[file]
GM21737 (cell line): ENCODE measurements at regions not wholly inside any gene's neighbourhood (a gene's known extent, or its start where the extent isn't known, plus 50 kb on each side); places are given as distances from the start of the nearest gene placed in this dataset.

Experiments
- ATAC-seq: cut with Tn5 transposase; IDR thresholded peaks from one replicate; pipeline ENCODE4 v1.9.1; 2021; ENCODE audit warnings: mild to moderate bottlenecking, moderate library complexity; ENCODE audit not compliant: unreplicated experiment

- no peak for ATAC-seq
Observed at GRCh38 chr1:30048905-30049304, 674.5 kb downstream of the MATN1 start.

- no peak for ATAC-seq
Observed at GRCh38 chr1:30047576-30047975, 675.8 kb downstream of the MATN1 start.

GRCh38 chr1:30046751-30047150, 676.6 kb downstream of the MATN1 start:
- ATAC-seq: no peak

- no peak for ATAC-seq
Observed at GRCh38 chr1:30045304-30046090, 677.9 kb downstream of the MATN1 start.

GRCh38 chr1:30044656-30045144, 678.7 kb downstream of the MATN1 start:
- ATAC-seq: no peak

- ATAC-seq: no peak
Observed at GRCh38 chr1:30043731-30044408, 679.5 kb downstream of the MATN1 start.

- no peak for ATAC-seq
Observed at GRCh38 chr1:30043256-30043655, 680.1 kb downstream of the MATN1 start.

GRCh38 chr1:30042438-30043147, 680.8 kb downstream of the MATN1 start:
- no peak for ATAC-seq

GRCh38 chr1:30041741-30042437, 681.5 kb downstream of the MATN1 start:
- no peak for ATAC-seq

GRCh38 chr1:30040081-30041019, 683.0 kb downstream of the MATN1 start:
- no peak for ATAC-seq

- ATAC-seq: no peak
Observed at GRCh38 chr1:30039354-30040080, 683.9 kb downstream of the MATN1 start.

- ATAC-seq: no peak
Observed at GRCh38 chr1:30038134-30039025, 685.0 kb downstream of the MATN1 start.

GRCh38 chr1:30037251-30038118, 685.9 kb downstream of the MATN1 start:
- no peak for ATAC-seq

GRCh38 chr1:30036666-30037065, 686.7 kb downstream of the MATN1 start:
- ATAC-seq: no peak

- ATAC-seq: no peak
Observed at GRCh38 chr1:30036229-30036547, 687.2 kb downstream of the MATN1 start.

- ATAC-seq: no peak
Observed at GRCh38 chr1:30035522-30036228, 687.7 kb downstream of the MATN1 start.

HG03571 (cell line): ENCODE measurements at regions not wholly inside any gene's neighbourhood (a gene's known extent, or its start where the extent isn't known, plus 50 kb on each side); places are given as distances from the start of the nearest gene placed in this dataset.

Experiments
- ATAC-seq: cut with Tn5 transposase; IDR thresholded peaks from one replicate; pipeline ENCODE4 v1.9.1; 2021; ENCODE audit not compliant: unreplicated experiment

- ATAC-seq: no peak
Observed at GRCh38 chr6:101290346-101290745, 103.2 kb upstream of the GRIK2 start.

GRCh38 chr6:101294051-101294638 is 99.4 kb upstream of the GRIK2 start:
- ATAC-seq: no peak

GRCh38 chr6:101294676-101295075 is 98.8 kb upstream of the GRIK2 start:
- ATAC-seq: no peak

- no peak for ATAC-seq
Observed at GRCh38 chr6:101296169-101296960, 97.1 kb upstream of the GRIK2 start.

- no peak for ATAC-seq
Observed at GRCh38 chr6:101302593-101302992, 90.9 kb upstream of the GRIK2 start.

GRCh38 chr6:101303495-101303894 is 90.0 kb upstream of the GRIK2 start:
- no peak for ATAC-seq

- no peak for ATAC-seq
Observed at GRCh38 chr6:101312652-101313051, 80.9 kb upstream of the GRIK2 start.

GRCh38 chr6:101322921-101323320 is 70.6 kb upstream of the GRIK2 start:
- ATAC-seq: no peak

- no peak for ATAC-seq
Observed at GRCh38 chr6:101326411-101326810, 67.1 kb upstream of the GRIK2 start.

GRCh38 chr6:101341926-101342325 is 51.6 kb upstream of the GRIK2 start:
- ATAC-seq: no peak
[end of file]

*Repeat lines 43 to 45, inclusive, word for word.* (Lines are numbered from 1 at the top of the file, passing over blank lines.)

GRCh38 chr6:101294676-101295075 is 98.8 kb upstream of the GRIK2 start:
- ATAC-seq: no peak

- no peak for ATAC-seq